3. Vasosection (spermectomy) is ligation of the spermatic cord, which, if desired, you can unleash. This is the ideal method of birth control for men and for the treatment of impotence, prevention of inflammatory changes after removal of prostate tumors.

Advantages:

  • Effectiveness of the method, more than 99%;
  • Not difficult lovemaking does not reduce sexual sensation;
  • The method is reliable and is permanent. The operation is performed one time;
  • The operation is simple, the mass (in the United States operated by half a million men annually);
  • There is no effect on libido, erection and orgasm (since testicles continue to produce testosterone). Hormones are also maintained;
  • It does not decrease the amount of sperm (as sperm occupy only about 1% of the volume of semen).
  1. Vasectomy is the most highly effective method of birth control for men. This operation consists in cutting the vas deferens, in which the semen comes from both testicles. About a month after her man becomes absolutely fruitless. Previously, the main drawback of vasectomy was that the man was deprived of the possibility to conceive a child for a lifetime. At present a “reverse vasectomy” when crossed the vas deferens back stapled, and the man again becomes capable of fertilization. The ability to conceive a child is recovered in 90% of cases.

This surgical operation for 30 minutes, during which intersect semen flows. It does not affect the potency and libido of men. 2-3 months after the sterilization requirement for other contraceptive disappears completely. Efficiency of this method of birth control for men is  up to 99%.

  • high reliability;
  • surgery is done only once.
  • disadvantages:
  1. There is also a still little known method of birth control for men called as male intrauterine device (IUD). It looks like a miniature umbrella, is inserted through the head of the penis in the scrotum. At the end of the spiral is a gel having a spermicidal effect.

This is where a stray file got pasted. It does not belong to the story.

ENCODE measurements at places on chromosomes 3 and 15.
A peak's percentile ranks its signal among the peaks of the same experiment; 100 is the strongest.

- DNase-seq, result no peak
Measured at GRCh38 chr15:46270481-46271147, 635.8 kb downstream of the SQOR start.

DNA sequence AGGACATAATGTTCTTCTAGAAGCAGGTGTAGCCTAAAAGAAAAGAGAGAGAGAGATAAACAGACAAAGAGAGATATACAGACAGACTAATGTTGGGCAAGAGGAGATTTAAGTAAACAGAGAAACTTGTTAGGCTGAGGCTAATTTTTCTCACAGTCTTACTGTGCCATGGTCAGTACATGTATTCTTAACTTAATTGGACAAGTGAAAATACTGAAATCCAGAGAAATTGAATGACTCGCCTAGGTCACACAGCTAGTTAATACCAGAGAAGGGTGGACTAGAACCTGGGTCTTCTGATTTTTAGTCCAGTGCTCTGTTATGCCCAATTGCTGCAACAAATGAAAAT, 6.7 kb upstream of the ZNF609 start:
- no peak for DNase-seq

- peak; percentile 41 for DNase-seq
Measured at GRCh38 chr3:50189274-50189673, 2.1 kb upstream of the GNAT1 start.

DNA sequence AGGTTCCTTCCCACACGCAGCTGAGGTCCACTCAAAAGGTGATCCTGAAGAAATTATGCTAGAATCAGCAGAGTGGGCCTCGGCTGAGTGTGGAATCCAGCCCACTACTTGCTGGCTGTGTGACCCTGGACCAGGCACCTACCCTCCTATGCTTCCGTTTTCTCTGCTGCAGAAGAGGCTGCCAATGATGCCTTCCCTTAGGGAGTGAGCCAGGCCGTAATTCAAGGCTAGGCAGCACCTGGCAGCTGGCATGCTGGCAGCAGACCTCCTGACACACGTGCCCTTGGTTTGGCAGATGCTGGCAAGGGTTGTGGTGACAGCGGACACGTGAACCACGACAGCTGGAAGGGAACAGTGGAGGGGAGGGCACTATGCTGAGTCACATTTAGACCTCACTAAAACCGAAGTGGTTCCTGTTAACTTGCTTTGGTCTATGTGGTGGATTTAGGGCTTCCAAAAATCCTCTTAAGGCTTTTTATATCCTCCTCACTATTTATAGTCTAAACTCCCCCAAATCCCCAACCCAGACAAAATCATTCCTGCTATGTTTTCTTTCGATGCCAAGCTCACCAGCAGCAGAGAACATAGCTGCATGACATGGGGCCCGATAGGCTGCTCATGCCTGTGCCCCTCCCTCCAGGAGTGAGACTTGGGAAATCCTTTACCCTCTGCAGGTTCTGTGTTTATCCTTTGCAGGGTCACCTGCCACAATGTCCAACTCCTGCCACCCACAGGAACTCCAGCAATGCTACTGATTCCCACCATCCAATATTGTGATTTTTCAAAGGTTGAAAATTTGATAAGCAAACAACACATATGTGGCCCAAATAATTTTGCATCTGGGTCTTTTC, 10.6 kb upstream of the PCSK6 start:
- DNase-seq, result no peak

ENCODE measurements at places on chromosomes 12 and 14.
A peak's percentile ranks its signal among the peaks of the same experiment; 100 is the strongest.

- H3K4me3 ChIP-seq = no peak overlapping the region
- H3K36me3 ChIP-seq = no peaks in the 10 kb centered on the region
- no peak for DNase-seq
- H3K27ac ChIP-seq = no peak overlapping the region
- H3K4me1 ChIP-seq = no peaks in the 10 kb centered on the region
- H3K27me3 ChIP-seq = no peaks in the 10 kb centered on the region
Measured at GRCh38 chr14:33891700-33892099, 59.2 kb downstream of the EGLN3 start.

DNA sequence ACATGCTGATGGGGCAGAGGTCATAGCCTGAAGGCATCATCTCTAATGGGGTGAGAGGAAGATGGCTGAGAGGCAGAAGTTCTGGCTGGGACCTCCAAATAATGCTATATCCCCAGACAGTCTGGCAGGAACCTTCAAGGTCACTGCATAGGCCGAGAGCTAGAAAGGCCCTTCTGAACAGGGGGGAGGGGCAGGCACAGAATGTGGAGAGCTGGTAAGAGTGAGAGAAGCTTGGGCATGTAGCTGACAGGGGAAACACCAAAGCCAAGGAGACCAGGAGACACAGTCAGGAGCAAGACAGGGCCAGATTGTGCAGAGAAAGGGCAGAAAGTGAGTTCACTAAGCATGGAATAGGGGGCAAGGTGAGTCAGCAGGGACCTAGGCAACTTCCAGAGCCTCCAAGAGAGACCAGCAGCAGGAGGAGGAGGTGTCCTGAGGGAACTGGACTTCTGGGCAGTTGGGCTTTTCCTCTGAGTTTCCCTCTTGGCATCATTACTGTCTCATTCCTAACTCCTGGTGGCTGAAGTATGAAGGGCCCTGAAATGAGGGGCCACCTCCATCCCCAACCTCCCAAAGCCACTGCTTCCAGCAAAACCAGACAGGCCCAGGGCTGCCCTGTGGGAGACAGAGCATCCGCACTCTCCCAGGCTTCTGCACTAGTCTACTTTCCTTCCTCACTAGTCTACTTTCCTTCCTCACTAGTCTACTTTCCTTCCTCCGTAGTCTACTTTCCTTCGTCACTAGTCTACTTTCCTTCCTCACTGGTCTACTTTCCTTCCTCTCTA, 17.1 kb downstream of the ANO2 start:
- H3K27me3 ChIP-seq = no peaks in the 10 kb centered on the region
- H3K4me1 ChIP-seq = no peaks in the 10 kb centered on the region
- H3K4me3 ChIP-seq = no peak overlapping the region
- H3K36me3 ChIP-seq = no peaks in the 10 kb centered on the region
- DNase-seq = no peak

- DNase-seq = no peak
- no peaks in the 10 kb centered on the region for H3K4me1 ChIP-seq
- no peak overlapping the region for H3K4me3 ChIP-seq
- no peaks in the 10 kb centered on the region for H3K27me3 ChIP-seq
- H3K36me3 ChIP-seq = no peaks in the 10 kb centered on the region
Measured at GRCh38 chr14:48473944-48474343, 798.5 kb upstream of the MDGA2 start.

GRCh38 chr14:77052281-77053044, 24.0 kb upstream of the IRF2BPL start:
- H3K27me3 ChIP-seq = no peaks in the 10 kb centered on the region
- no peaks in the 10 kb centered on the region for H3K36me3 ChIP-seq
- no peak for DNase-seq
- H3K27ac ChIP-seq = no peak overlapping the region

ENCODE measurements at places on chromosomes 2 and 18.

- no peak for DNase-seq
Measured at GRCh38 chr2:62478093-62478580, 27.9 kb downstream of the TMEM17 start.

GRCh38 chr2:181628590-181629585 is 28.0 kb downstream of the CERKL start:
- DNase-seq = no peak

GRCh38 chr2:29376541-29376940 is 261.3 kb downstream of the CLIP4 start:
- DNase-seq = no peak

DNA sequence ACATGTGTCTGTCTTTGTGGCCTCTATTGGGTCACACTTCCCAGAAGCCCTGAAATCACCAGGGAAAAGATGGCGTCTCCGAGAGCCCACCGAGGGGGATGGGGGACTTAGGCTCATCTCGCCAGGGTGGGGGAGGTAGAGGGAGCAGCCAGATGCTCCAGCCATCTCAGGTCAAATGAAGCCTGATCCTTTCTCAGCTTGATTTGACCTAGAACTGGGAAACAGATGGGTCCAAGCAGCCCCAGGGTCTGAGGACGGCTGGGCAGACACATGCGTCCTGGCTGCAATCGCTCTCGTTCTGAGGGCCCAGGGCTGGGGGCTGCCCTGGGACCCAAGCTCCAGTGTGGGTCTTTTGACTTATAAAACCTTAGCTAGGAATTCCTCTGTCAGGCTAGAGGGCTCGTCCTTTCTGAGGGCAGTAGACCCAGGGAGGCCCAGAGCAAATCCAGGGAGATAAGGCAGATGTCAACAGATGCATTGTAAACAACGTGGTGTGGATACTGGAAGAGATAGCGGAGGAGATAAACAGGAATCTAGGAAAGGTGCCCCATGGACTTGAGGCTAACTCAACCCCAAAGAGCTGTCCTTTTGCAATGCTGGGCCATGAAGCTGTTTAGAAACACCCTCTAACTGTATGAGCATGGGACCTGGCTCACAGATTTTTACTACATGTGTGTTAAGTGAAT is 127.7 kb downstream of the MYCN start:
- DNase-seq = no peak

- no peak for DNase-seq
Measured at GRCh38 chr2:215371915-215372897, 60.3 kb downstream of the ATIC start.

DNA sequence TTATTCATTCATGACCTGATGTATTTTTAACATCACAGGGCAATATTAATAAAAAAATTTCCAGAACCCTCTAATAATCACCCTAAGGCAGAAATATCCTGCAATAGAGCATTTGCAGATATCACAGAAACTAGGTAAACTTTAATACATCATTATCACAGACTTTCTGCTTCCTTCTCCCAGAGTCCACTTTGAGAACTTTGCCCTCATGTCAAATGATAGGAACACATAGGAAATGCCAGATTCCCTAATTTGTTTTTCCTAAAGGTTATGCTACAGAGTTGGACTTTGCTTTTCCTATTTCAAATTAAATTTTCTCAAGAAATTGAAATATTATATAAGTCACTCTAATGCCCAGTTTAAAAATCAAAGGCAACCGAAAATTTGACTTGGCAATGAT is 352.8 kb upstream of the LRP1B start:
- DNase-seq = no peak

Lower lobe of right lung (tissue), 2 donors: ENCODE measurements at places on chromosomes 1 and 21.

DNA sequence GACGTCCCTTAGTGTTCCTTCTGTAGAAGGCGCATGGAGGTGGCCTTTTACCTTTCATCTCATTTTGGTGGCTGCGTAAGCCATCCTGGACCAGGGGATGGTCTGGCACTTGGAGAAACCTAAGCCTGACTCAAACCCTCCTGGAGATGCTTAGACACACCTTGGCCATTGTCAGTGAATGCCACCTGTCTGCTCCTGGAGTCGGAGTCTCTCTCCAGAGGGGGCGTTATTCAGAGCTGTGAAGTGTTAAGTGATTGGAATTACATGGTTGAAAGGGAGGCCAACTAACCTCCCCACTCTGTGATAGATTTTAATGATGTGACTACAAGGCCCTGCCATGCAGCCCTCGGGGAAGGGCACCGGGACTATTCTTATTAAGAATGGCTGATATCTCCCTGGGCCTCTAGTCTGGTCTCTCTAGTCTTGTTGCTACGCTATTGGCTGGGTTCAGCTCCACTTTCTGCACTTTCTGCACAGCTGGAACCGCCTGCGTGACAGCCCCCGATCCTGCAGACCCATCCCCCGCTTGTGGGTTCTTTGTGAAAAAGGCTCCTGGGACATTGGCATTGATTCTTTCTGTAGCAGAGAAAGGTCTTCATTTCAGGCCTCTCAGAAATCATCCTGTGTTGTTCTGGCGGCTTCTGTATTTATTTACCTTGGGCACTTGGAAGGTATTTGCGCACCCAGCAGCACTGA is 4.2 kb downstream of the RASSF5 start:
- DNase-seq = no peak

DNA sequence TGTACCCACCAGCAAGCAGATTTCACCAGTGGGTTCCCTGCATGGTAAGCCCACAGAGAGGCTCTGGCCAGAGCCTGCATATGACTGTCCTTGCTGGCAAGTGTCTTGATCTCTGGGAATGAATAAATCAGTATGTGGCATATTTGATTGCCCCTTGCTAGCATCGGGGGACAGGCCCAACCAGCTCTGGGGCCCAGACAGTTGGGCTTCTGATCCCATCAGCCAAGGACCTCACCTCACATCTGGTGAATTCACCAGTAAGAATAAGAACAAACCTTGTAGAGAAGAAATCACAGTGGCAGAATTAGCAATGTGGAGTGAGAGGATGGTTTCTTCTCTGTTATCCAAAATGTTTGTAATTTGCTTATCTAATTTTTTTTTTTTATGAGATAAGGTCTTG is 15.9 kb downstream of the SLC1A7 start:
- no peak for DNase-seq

• very effective at preventing pregnancy;
  • allows fertility to return immediately upon removal;
  • do not interfere with sexual intercourse;
  • a long-term option;
  • relatively inexpensive.

Doctors are on the cusp of launching the first new male contraceptive in more than a century. But rather than a Big Pharma lab, the breakthrough is emerging from a university startup in the heart of rural India.

Years of human trials on the injectable, sperm-zapping product are coming to an end, and researchers are preparing to submit it for regulatory approval. Results so far show it’s safe, effective and easy to use—but gaining little traction with drugmakers. That’s frustrating its inventor, who says his technique could play a crucial role in condom-averse populations.

A new birth control method for men has the potential to win as much as half the $10 billion market for female contraceptives worldwide and cut into the $3.2 billion of annual condom sales, businesses dominated by pharmaceutical giants Bayer AG, Pfizer Inc. and Merck & Co., according to estimates from the last major drug company to explore the area. India’s reversible procedure could cost as little as $10 in poor countries, and may provide males with years-long fertility control, overcoming compliance problems and avoiding ongoing costs associated with condoms and the female birth-control pill, which is usually taken daily.

It could also ease the burden on the 225 million women in developing countries, who the World Health Organization says have an unmet need for contraception. Yet, so far only a U.S. non-profit has taken up development of the technology abroad.

For Sujoy Guha, the 76-year-old biomedical engineer who invented the product, the challenge is to now find a company who wants to sell it—even though male contraception is an area Big Pharma has so far shown little interest in. “The fact that the big companies are run by white, middle-aged males who have the same feeling—that they would never do it—plays a major role,” said Herjan Coelingh Bennink, a gynecology professor who helped develop the contraceptives Implanon and Cerazette as head of research and development in women’s health for Organon International from 1987 to 2000. “If those companies were run by women, it would be totally different.”